In the relatively short history of punk music, there are few bands that are more cataloged and mythologized than Fugazi. It’s nearly impossible to tell the story of the genre and its evolution without detailing the band’s monumental contributions, specifically the way they broke the mold and re-defined the way hardcore could present itself. While mind-benders like “Cashout” and “Instrument” are testaments to Fugazi’s innovation, however, they never shied away from making true blue punk ass-kickers. Out of the many, I will always point to “Public Witness Program” as the pinnacle of Fugazi tracks that could make you run through a brick wall then turn around and go for seconds.
“Public Witness Program” is one of the standouts from the band’s third record, In On The Kill Taker, released in 1993 on Ian Mackaye’s label Dischord Records. While the band had already staked their claim as punk legends in the DC underground, this record was essentially their “breakthrough” record, famously leading to the Rolling Stone knighting Fugazi as “the only band that matters” in their review of the album. Although you wouldn’t tell by listening to “Public Witness Program”, this album solidified the band as punk’s resident mad scientists, doing whatever they wanted how they wanted, tradition be damned.
Their many expeditions into the experimental actually make “Public Witness Program”’s classic punk frenzy even more noteworthy and exceptional in comparison. One of the greatest aspects of this song is how effectively Fugazi make the punk blueprint into something that is undoubtedly their own. Their vision for the genre was one of boundary pushing and upheaval, and they accomplish this even while adhering to something that more resembles Ian Mackaye and Guy Picciotto’s past rather than their future.
The scene is familiar: a snare fill sets off a blistering instrumental tailor-made for a Picciotto that is practically foaming at the mouth. For the only verse of the song, the band is all palm-mutes and momentum behind Picciotto’s lead. Reflecting the lyrics about paid informants and omnipotent surveillance, the music is also anxious and paranoid, giving the sense that this shaky foundation could blow at any minute. Then, when the chorus comes, it does.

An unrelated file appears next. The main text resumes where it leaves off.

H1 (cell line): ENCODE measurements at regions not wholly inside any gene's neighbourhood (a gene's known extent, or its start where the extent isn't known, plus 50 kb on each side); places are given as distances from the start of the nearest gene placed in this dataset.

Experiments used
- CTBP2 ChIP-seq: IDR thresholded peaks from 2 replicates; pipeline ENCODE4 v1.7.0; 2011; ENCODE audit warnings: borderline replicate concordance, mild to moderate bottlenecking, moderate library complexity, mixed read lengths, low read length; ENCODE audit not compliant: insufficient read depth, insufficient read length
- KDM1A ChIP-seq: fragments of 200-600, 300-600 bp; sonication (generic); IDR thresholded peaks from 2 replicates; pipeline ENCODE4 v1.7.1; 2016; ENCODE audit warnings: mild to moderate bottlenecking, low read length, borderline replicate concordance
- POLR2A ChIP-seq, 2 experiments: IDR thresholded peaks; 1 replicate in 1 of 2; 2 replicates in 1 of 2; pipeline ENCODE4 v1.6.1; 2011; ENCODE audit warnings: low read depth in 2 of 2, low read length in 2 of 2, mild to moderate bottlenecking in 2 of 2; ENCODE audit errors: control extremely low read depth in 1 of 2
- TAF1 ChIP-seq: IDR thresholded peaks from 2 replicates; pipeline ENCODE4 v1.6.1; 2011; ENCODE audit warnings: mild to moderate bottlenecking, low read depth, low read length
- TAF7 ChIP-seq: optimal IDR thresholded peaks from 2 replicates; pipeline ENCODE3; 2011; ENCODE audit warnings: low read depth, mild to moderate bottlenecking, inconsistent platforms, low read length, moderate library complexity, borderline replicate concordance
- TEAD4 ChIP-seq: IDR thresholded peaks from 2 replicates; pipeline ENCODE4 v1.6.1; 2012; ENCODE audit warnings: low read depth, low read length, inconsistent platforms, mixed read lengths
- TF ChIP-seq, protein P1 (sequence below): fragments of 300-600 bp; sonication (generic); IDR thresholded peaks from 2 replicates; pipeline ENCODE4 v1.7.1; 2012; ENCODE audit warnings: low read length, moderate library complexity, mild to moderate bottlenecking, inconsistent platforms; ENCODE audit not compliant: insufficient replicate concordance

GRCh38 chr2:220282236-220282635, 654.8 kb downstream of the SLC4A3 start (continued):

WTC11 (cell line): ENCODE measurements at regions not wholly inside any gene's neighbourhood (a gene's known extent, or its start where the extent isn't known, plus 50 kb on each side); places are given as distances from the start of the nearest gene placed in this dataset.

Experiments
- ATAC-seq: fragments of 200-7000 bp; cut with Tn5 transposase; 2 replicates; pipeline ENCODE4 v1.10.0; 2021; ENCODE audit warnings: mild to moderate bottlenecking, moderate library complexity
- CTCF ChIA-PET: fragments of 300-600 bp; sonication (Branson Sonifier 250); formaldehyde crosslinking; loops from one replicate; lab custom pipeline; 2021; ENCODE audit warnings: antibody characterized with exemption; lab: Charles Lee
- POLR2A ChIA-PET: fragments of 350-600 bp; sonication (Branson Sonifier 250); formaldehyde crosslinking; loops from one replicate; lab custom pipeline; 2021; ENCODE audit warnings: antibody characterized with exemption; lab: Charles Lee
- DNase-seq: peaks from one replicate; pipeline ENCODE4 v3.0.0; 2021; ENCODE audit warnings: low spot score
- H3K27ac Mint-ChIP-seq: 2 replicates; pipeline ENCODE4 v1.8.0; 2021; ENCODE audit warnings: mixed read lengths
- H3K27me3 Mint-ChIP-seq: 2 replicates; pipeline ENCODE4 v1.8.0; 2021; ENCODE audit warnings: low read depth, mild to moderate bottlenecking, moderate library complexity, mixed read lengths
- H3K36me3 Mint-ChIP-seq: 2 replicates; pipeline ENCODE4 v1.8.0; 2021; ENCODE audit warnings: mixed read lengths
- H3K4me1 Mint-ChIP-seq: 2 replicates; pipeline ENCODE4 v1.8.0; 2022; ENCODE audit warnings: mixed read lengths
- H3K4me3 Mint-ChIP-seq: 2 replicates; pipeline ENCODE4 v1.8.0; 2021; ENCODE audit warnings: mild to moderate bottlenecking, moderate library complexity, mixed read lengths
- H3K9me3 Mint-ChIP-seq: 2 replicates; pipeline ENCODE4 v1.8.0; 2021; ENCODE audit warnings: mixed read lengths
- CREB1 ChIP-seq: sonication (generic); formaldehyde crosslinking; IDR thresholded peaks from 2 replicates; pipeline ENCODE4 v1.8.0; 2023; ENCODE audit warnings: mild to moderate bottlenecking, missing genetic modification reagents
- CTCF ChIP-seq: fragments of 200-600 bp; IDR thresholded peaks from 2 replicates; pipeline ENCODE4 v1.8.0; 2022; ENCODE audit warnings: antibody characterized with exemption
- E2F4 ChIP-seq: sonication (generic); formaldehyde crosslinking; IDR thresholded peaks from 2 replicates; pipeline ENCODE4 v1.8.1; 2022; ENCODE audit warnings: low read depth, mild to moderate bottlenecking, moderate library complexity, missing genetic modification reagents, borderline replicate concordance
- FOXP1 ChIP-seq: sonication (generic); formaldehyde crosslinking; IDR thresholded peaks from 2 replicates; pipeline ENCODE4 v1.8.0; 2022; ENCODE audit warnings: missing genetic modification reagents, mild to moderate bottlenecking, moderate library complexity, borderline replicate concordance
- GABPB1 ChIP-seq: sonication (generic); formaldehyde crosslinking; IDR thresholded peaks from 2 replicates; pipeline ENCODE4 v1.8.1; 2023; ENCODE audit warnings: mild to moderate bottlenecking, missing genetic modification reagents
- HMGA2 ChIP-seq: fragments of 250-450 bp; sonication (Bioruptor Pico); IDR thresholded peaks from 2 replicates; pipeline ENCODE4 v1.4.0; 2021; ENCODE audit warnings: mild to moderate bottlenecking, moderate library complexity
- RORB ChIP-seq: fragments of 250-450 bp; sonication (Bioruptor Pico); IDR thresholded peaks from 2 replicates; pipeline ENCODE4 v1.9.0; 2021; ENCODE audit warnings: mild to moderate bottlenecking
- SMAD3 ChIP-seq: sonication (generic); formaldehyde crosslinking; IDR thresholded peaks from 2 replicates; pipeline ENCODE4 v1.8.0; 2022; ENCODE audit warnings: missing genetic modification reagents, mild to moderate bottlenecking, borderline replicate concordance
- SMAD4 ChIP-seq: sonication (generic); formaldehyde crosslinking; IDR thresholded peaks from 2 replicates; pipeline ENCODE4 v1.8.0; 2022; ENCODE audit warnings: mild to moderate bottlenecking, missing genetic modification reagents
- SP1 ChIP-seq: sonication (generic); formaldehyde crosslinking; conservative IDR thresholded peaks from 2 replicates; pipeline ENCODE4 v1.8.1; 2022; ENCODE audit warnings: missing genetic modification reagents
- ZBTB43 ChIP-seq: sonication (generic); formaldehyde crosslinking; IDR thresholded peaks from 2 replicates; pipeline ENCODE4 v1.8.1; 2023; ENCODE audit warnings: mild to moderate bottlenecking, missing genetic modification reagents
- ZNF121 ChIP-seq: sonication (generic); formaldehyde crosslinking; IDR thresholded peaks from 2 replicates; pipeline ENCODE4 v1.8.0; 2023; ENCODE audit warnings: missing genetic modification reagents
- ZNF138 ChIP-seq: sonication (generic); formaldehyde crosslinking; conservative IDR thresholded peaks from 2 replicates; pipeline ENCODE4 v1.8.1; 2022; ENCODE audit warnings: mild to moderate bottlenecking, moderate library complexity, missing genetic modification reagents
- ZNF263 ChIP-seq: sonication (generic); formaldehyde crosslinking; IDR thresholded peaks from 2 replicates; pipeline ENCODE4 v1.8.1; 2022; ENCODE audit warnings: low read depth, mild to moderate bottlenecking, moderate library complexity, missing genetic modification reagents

Mackaye takes the role of our public witness, and his booming and comparatively composed vocals join with a riff that reeks of espionage and high stakes. For Fugazi, every moment of every single song is urgent, but “Public Witness Program” in particular furiously eggs you on, as if there is nothing more pressing than what you’re currently hearing. And in that moment after the first chorus ends, you’d have to have an iron will to not believe it.
Then the situation changes, or at least the way the band approaches it. In lieu of the typical second verse, the band breaks pattern and breaks down. Picciotto gives off a back-breaking bellow as a signal, one of the single most killer moments in the band’s discography, and the lead guitar returns to weave provocatively between the driving drums and bass. The rhythm then suddenly but briefly changes and asks you to dance instead, as disembodied claps begin to punctuate a new toe-tapping drum beat. Unable to stay in one place for too long, the song brings us back to the chorus for one last go around before ending abruptly on Picciotto’s final cry of “Public witness seen it all.”
Despite the amount of twists and turns that are packed into this track, it only clocks in at a couple seconds over two minutes. This feels more like a necessity than an artistic choice really, like this amount of dynamic energy could only be sustained for a certain amount of time before bursting at the seams. Almost as a reprieve, the song after “Public Witness Program” on the album is “Returning the Screw”, which is a methodical and intense Mackaye-led song that doesn’t even attempt to match this song’s speed and fire. But in this lies the essence of Fugazi’s greatness: they could really do it all. They could be one of the most forward thinking bands in the business, but they could also do the familiar in ways you never thought possible.
It’s not particularly extraordinary in and of itself for a punk band to make a punk song, but it certainly is worth appreciating a song that rips this hard. To make a song like this takes an impeccable understanding not only of how to channel energy into music, but how to then make your listener feel that energy as if they were experiencing it themselves. Even now, bands struggle to match Fugazi’s seemingly effortless talent of walking in between so many different worlds of music while retaining their core identity the entire time. As their influence continues to be felt decades on, songs like “Public Witness Program” prove that no one can do fire and fury like Fugazi.